Evaluation of antiviral activity of Manuka honey against SARS-CoV-2.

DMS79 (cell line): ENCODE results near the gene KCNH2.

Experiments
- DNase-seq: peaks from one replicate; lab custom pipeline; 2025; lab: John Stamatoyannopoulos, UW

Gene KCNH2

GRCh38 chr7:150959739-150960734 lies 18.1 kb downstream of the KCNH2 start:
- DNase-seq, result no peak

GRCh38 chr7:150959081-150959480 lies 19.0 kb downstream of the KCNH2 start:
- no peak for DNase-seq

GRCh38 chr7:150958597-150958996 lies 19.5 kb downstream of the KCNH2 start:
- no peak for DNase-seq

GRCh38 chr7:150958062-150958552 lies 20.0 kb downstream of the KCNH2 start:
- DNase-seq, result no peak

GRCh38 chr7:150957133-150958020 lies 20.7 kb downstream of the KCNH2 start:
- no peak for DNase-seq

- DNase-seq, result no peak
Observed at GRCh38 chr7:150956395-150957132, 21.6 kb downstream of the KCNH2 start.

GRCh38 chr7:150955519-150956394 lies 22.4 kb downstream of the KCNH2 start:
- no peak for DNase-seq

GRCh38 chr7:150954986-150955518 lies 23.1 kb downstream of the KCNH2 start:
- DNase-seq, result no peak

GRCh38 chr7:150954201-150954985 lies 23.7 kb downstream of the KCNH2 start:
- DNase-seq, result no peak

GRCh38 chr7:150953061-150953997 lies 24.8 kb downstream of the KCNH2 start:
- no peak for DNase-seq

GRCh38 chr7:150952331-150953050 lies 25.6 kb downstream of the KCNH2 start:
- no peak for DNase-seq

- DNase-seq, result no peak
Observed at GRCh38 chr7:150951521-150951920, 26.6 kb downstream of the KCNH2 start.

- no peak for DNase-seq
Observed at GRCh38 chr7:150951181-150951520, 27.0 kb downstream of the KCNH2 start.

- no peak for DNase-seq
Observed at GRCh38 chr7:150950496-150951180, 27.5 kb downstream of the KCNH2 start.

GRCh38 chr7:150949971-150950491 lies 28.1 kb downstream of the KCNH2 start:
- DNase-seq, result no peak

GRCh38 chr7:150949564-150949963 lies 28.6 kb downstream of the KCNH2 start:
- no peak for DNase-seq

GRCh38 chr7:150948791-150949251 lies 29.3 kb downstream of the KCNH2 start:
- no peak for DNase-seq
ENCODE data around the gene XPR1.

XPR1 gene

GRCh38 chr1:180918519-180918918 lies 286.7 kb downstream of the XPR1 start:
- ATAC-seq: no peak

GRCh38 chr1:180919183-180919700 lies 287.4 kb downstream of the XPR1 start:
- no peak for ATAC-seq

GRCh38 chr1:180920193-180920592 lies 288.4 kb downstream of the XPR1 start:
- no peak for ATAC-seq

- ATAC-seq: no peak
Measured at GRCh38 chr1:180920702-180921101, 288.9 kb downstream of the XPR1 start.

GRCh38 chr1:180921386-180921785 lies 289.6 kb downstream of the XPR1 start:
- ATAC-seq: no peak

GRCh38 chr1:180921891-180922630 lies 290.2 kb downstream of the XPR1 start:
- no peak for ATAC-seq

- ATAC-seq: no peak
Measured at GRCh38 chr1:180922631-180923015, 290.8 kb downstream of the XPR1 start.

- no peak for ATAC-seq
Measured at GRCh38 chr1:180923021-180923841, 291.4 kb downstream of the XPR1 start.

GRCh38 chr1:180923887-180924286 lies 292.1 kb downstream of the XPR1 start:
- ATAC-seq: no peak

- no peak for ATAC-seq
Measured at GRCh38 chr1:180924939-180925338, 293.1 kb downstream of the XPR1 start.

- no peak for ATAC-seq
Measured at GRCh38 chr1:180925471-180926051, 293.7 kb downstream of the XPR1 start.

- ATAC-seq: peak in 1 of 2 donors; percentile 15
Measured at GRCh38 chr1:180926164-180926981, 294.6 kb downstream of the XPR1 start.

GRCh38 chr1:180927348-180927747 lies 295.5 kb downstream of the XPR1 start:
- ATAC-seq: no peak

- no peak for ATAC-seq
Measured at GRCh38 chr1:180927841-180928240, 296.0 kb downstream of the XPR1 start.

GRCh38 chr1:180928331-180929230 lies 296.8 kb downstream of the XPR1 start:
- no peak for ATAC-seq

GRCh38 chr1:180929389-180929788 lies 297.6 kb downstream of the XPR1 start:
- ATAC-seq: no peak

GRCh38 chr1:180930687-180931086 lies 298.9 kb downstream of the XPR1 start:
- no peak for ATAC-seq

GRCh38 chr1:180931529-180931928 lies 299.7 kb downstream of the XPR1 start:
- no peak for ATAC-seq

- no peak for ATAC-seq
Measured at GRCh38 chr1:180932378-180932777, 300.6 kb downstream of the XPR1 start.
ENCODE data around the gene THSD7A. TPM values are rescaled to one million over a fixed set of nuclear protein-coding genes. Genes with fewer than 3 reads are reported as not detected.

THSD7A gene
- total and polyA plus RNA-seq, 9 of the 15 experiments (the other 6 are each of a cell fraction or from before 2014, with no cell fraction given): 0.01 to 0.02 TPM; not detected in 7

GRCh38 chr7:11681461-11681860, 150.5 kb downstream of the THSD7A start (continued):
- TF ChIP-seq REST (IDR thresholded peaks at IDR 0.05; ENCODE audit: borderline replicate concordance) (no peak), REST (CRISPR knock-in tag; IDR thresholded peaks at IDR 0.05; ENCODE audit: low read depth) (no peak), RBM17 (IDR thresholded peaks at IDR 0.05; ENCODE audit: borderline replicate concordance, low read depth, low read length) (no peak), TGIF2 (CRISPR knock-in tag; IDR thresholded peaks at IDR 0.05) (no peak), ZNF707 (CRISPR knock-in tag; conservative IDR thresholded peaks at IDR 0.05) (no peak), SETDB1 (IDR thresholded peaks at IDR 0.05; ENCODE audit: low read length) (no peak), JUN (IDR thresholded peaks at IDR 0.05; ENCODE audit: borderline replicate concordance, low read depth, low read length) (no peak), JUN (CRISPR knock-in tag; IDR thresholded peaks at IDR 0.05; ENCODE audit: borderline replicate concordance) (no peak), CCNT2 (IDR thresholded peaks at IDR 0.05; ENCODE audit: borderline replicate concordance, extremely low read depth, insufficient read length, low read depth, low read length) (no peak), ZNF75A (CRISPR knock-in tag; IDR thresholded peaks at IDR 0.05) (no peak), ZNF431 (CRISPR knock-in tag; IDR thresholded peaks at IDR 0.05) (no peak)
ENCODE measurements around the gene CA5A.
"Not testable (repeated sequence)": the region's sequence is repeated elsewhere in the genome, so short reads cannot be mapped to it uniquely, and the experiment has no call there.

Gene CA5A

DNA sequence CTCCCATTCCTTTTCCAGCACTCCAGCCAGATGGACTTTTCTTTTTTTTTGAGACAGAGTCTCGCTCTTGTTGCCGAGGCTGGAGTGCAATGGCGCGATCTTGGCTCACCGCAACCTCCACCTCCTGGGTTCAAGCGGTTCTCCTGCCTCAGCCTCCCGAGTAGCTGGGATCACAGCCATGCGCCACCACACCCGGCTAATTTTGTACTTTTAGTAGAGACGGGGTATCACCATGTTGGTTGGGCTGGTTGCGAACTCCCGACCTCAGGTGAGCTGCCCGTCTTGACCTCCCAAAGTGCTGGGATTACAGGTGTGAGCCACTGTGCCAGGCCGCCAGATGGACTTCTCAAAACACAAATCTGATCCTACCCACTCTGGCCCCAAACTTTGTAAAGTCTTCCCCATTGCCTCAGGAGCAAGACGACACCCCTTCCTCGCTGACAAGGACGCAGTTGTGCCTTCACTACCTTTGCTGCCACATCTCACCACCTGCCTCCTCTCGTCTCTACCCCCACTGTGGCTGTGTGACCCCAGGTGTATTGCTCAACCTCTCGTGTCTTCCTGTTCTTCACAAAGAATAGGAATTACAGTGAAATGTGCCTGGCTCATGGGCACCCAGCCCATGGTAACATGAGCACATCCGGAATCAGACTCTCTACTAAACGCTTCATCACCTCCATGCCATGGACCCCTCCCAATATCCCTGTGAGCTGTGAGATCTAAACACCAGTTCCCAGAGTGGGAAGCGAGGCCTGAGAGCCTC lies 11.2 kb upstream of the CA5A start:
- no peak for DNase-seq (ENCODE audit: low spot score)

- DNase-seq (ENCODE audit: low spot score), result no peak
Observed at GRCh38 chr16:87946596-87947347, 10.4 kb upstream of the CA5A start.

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Background and aims: In 2020 a global pandemic was declared caused by the severe acute respiratory syndrome coronavirus (SARS-CoV-2). The pandemic is still ongoing and continues to cause considerable mortality and morbidity world-wide and new variants of the virus are emerging. Rapid development and rollout of vaccines for SARS-CoV-2 is in progress to counter the pandemic but has been tempered by the emergence of new SARS-CoV-2 variants, many of which exhibit reduced vaccine effectiveness. To date there is no approved antiviral treatment for coronavirus disease 2019 (COVID-19). Several studies have shown that Manuka honey has virucidal/antiviral effect. Methylglyoxal (MG), a bioactive component in Manuka honey, has antiviral activity in vitro. MG may modify arginine residues in the functional domains of viral spike and nucleocapsid proteins, resulting in loss of charge, protein misfolding and inactivation. The aim of this study was to characterize the antiviral activity of Manuka honey against SARS-CoV-2 in vitro Materials and methods: Wild-type SARS-CoV-2 with titers of multiplicities of infection (MOI) 0.1 and 0.05 were incubated with 2-fold serial dilutions of 250+ Manuka honey (equivalent to 250 to 31 µM) in infection medium (Dulbecco's Modified Eagle Medium + 2% fetal bovine serum + 100 units/ml penicillin + 100 µg/ml streptomycin) for 3 h. Manuka honey treated and untreated control SARS-CoV-2 was incubated with confluent cultures of Vero cells in vitro for 1 h, cultures washed with phosphate-buffered saline and incubated in fresh infection medium at 37°C for 4 - 5 days until 70% of virus control cells displayed cytopathic effect. We also studied the effect of scavenging MG in Manuka Honey with aminoguanidine (AG; 500 µM) on virucidal activity. The antiviral activity of MG was judged by median tissue culture infectious dose (TCID50) assays. Data analysis was by logistic regression. TCID50 (mean ± SD) was deduced by interpolation. Results: Diluted Manuka honey inhibited SARS-CoV-2 replication in Vero cells. SARS-CoV-2 was incubated in diluted Manuka honey in medium at 37°C for 3 h before adding to Vero cells. Manuka honey dilutions down to 125 µM MG equivalents completely inhibited cytopathic effect of SARS-CoV-2 whereas 31.25 µM and 62.5 µM MG equivalents had limited effect. Logistic regression and interpolation of the cytopathic effect indicated that the TCID50 = 72 ± 2 µM MG equivalents for MOI of 0.1. Prior scavenging of MG by addition of AG resulted in virus replication levels equivalent to those seen in the virus control without AG. Conclusion: Manuka honey has antiviral activity against SARS-CoV-2 when incubated with the virus in cell-free media at no greater than ca. 40-fold dilutions of 250+ grade. Anti-viral activity was inhibited by AG, consistent with the anti-viral effect being mediated by MG. Manuka honey dilutions in MG equivalents had similar antiviral effect compared to authentic MG, also consistent with MG content of Manuka honey mediating the antiviral effect. Whilst Manuka honey may inactivate SARS-CoV-2 in cell-free culture medium, its antiviral activity in vivo for other than topical application may be limited because of the rapid metabolism of MG by the glyoxalase system and limited bioavailability of oral MG.